In cases of heart disease in which the stage of possible recovery is passed, it becomes impossible for the patient any longer to lie in bed. The recumbent position places the breathing apparatus at a disadvantage, and gives rise to such a degree of breathlessness that rest or sleep is out of the question. The most comfortable position is sitting in a chair with the legs down, and a rest in front for the head. For a time propping up a patient in bed with pillows may suffice; but before the end the additional relief of letting the limbs hang down is often required.

The consequence of this is, the limbs become dropsical; the dropsy rising higher as the circulation becomes more feeble.

In such cases good nursing is a primary requisite; scrupulous attention to the skin is required to prevent bed- sores. The best means is the application of whiskey dabbed on the most tender parts, which are afterwards powdered. When there is any soreness, Hypericum oil is of immense utility. The swollen limbs tend to inflame, crack, and exude. Much comfort may be given by keeping the limbs powdered, and bandaged with light, open-wove bandages.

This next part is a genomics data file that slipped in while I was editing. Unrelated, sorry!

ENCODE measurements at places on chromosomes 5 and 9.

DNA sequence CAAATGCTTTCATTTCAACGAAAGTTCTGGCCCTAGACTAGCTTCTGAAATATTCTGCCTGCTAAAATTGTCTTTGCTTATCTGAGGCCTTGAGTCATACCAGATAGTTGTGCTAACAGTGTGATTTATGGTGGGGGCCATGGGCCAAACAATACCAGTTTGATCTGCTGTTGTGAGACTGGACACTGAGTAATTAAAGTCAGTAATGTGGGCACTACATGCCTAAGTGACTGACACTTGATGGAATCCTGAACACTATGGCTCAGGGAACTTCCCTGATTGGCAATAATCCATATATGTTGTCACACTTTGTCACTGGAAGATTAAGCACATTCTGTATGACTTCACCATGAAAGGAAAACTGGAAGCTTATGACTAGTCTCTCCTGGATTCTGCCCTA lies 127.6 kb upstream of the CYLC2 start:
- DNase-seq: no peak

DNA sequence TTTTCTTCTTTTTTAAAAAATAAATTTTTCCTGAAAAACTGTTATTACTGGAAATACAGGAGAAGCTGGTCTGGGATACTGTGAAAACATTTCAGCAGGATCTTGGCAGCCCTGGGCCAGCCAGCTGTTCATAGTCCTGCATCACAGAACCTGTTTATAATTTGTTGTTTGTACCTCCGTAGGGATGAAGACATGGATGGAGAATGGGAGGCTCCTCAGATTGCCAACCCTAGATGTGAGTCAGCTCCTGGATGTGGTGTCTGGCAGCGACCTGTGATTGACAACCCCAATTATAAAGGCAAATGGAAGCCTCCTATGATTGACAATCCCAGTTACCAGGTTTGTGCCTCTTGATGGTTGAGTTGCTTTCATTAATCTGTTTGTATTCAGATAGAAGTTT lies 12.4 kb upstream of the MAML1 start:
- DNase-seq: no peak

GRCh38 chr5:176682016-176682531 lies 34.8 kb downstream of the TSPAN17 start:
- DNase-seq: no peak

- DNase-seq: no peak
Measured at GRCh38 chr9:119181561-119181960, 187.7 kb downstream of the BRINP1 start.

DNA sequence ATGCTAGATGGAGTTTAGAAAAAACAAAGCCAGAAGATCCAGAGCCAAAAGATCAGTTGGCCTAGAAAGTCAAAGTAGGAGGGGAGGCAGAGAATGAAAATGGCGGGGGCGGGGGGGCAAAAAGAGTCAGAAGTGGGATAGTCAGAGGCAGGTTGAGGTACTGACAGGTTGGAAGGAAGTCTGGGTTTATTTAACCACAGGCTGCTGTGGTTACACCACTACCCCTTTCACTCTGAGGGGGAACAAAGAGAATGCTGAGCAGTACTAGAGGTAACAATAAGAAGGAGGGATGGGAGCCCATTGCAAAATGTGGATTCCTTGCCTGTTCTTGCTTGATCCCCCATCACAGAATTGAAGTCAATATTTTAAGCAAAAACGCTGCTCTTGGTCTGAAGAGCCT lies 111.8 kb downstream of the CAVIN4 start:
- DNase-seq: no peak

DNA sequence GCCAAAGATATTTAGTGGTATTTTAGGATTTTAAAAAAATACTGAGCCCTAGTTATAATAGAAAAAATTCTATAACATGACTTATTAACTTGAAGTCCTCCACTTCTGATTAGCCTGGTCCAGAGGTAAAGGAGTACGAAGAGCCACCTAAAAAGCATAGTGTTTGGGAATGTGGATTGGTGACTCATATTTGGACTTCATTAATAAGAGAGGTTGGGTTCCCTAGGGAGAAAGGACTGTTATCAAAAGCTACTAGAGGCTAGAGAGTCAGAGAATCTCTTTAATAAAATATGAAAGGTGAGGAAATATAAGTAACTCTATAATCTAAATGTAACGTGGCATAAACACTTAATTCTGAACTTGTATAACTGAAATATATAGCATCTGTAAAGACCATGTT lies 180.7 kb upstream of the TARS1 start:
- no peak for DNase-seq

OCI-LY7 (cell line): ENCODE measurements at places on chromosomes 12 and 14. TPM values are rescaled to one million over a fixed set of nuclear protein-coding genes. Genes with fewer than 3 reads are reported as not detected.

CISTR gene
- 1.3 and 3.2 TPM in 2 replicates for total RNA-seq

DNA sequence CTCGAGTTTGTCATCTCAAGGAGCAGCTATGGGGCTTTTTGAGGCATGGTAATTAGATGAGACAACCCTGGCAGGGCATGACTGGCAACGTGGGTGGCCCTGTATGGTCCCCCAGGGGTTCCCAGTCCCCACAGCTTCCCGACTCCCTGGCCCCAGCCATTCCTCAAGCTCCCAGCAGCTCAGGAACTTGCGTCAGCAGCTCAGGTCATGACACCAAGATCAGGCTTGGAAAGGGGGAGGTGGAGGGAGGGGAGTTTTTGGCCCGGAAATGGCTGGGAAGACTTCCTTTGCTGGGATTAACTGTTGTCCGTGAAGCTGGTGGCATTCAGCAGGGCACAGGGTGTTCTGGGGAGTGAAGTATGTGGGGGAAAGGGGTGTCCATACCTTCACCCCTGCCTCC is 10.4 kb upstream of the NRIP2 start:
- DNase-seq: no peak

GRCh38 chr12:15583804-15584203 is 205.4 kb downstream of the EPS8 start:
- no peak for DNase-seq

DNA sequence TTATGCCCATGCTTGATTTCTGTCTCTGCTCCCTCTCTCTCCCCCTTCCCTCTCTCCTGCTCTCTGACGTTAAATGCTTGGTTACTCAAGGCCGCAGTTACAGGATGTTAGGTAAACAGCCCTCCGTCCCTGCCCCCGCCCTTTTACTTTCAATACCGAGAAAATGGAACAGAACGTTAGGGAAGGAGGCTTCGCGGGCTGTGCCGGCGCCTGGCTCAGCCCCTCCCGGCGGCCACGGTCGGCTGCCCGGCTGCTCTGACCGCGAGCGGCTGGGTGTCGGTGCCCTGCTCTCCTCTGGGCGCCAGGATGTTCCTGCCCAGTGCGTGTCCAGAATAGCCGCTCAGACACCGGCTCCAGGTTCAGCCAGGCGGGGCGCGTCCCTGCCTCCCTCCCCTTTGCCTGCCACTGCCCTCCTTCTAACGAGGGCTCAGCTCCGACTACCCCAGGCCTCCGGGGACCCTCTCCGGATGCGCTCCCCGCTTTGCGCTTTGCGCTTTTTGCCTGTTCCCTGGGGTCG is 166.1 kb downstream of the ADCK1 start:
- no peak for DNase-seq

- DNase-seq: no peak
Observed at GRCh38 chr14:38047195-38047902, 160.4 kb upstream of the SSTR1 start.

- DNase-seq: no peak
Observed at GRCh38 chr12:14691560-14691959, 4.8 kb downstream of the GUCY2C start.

John Henry Clarke
John Henry Clarke MD (1853 – November 24, 1931 was a prominent English classical homeopath. Dr. Clarke was a busy practitioner. As a physician he not only had his own clinic in Piccadilly, London, but he also was a consultant at the London Homeopathic Hospital and researched into new remedies — nosodes. For many years, he was the editor of The Homeopathic World. He wrote many books, his best known were Dictionary of Practical Materia Medica and Repertory of Materia Medica